Universities are contested terrain. Those who would defend theory, however, are in a weakened state. This is partly because of tendencies to theoreticism, theories flying apart from practice, loosing traction in the flow of experience and experiment. It is also because cold winds are blowing upon both sense and nonsense in this arena. The atmosphere has changed drastically from what prevailed in the 1960s and 1970s. Then there were large scale contending paradigms in every area facing off with each other with great energy and passion. It has dissipated now. It is disconcerting, because it is not as if anything has been solved. It is that people have learned to live with problems unresolved or unacknowledged or to settle for resolution at a less than fundamental level. The confrontations of world views have given way to low level eclecticism. There is a narrowing of perspective and a retreat from engagement, whether through myopia, ignorance, shallowness, conformity, fear or careerism.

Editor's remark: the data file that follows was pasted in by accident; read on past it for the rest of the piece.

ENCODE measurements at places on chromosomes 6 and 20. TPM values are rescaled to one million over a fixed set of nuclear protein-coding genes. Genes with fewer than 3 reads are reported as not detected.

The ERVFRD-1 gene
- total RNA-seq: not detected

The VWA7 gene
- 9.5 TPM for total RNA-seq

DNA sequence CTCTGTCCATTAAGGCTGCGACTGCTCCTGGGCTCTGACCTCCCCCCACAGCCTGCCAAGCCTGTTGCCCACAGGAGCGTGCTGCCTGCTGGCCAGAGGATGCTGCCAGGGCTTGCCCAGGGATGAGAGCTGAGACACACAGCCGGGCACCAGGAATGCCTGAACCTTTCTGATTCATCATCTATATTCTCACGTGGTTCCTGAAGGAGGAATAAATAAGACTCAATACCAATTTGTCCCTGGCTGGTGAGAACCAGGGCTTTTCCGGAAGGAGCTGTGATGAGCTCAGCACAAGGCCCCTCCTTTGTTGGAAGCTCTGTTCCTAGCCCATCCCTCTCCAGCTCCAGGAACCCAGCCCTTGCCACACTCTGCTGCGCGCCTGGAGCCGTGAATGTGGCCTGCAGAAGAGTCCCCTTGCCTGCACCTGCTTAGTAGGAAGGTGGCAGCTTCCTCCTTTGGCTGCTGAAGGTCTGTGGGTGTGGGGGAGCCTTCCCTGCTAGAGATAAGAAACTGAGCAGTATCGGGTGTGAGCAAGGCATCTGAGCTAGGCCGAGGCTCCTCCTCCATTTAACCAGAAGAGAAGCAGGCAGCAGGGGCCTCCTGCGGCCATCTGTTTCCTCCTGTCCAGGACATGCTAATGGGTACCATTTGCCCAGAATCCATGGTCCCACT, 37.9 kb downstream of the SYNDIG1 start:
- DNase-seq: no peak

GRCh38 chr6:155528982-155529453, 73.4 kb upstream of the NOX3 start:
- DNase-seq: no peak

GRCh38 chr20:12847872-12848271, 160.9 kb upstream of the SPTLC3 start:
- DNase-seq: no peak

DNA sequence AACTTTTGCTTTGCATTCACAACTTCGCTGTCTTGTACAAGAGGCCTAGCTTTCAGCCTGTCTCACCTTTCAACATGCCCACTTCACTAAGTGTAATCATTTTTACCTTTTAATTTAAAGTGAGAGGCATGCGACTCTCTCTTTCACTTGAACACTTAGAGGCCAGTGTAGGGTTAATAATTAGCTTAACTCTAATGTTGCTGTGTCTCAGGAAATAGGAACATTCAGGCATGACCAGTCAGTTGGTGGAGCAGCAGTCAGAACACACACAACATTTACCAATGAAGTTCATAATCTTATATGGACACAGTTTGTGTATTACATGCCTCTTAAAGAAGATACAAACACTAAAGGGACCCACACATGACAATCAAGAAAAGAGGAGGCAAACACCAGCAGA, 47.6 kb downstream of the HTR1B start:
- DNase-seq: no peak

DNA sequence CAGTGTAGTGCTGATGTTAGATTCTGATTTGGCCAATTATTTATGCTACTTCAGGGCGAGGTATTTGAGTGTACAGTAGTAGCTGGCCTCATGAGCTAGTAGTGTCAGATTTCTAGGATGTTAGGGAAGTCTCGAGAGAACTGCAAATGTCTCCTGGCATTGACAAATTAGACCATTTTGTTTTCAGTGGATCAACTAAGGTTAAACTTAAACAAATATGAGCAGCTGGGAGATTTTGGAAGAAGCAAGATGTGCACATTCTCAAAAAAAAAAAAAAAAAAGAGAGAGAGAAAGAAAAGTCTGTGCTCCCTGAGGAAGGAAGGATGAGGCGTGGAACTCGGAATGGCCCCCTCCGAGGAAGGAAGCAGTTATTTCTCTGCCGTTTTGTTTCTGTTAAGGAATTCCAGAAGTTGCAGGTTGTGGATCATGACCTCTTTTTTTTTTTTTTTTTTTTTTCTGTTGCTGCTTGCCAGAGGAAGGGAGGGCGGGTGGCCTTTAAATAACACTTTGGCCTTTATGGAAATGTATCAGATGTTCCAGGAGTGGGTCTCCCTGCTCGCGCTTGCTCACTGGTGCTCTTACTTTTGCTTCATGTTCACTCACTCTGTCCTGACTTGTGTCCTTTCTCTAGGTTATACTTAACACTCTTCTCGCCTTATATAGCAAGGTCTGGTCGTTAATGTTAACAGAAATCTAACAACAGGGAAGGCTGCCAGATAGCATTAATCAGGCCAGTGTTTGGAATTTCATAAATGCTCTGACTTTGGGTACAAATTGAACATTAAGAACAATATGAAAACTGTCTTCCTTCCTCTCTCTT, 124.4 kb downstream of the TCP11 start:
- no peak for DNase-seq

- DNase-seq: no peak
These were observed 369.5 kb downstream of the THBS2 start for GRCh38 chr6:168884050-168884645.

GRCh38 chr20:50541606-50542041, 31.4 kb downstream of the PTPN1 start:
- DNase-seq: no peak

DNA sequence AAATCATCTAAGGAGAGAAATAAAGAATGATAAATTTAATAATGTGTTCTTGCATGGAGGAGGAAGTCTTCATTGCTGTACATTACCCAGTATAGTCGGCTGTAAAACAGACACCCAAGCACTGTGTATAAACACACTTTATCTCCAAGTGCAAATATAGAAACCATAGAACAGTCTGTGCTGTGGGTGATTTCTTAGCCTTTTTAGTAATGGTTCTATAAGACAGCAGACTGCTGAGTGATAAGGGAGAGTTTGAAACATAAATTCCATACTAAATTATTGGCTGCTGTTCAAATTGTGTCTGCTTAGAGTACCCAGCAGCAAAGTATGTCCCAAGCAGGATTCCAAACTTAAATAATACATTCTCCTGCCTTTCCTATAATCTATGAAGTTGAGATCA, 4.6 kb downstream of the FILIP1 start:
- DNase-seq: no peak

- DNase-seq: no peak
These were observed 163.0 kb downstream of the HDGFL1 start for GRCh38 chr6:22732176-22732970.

So much of what I read or review in so many areas is so half-baked. Conceptualisation is weak and confused. Contextualisation is thin and random. Marxism has nurtured in me a demand for conceptualisation that is strong and lucid, for contextualisation that is thick and systemic. Many social studies of science, including some associated with the strong programme, are still too weak in conceptualisation and contextualisation.